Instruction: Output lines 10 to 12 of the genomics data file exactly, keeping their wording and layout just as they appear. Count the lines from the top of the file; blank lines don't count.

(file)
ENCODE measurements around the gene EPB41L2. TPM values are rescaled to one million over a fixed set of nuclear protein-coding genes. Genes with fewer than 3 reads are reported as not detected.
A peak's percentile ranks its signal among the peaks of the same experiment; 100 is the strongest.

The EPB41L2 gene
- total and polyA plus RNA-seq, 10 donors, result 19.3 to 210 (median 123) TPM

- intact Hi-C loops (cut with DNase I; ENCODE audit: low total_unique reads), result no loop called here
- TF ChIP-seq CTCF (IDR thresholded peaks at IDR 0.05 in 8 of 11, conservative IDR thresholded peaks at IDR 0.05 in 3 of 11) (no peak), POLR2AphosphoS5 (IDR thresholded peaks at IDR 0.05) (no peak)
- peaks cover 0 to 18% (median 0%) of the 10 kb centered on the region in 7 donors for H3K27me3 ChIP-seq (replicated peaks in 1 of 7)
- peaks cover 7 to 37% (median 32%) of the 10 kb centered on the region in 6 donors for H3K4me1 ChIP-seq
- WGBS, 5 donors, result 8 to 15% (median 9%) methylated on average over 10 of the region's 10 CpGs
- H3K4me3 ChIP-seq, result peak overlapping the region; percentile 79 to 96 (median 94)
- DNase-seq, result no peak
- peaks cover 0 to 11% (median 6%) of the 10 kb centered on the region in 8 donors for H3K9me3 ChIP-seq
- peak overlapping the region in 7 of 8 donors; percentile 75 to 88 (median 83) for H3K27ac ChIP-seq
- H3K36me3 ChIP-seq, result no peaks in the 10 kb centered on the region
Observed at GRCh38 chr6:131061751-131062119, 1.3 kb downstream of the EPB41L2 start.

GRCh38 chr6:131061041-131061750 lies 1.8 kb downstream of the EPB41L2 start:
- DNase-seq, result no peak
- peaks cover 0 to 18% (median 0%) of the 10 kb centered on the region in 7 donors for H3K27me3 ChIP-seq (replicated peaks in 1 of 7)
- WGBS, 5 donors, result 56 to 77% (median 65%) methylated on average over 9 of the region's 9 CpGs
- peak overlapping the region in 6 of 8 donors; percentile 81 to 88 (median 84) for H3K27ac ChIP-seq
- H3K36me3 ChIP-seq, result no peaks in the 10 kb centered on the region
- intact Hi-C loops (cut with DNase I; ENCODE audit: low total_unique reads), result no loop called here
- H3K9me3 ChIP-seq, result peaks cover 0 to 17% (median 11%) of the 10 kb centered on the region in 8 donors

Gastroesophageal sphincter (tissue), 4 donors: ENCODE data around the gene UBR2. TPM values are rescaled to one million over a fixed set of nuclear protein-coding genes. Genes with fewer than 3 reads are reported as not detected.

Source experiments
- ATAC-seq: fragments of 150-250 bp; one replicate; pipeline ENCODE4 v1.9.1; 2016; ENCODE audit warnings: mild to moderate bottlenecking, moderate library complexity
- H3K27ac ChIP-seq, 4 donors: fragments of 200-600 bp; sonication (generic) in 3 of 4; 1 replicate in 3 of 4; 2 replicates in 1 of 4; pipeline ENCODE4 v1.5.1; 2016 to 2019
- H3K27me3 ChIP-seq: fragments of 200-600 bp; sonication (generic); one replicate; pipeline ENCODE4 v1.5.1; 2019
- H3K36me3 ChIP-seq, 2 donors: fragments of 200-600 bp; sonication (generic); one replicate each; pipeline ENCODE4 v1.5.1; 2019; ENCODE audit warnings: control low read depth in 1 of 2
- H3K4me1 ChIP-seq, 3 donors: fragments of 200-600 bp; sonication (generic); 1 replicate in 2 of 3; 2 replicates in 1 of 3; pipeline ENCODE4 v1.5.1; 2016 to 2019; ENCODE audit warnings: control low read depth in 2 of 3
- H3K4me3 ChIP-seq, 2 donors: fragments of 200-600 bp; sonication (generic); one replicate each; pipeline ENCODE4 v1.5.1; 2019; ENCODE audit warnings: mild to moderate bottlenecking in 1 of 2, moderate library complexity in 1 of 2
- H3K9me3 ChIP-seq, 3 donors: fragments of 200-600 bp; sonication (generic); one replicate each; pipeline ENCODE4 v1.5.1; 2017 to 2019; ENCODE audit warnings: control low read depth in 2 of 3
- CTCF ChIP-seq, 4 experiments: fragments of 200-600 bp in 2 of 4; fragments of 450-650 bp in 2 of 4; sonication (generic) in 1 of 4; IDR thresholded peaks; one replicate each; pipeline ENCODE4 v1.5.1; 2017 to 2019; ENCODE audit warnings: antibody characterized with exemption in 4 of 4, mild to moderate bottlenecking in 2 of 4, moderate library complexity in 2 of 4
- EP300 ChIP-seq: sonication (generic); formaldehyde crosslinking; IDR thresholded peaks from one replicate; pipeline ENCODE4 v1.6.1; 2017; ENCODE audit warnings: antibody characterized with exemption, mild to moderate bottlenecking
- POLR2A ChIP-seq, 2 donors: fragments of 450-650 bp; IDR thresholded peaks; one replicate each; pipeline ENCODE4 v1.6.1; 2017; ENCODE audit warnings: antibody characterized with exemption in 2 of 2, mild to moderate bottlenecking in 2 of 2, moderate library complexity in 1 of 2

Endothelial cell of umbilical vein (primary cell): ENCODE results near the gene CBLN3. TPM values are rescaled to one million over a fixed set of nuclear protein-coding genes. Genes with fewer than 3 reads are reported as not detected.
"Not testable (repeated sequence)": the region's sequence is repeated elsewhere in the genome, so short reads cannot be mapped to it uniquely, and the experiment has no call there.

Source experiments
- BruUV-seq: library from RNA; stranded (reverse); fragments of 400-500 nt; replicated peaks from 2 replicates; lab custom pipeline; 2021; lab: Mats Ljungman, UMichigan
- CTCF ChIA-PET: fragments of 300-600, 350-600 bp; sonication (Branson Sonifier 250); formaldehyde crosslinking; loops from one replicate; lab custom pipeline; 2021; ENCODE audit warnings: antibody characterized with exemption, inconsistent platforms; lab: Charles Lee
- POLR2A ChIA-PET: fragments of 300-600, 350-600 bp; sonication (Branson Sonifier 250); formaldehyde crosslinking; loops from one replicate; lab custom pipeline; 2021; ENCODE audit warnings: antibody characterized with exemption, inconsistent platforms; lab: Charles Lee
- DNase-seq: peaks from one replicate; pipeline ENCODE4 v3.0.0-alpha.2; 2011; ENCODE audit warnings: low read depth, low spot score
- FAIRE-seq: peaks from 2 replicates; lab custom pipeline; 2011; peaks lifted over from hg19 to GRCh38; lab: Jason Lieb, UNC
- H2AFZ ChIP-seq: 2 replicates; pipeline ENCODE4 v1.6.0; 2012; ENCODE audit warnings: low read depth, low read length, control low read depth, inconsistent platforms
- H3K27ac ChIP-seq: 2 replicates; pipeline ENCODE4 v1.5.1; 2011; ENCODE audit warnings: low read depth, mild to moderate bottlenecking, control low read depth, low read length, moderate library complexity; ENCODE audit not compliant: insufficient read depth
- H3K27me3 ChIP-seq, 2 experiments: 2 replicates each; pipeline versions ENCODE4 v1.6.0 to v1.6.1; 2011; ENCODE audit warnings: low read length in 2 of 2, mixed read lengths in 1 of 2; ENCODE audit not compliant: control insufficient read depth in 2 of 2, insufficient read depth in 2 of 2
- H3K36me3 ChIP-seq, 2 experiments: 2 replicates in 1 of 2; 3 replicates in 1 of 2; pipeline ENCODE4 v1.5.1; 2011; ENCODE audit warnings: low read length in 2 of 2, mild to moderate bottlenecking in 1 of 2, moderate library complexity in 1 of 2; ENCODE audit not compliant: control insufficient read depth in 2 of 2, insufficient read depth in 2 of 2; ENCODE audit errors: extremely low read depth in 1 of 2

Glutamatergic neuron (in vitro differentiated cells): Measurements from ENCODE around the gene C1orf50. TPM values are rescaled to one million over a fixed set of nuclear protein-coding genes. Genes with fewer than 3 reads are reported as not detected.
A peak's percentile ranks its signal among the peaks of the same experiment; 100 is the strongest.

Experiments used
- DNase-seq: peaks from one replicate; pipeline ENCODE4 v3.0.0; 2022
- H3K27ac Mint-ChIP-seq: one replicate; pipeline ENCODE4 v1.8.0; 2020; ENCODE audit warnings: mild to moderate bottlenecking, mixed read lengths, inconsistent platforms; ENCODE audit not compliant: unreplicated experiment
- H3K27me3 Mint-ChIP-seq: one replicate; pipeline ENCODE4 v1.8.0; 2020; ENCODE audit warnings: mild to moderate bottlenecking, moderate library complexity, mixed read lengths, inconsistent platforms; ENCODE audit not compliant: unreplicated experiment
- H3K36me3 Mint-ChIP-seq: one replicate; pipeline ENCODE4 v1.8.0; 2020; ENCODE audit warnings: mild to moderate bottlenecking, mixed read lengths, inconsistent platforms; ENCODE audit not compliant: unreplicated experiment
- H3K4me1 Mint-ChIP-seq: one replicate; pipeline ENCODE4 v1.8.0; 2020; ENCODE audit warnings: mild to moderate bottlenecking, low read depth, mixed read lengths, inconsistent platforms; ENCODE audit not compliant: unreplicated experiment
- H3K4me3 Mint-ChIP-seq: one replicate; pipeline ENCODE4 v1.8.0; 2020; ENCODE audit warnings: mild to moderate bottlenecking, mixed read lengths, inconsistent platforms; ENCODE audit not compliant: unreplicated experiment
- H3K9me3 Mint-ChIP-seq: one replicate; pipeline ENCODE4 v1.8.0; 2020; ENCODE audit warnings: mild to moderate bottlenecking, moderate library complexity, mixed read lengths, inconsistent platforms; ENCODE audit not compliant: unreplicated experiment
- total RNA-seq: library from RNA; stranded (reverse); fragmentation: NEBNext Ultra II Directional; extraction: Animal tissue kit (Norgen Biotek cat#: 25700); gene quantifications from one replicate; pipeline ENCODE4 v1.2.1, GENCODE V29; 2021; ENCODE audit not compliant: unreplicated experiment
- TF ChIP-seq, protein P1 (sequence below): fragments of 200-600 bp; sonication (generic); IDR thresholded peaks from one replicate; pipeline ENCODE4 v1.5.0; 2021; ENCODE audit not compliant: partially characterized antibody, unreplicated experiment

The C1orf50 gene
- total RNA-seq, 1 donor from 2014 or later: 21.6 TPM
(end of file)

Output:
- H3K4me3 ChIP-seq, result peak overlapping the region; percentile 79 to 96 (median 94)
- DNase-seq, result no peak
- peaks cover 0 to 11% (median 6%) of the 10 kb centered on the region in 8 donors for H3K9me3 ChIP-seq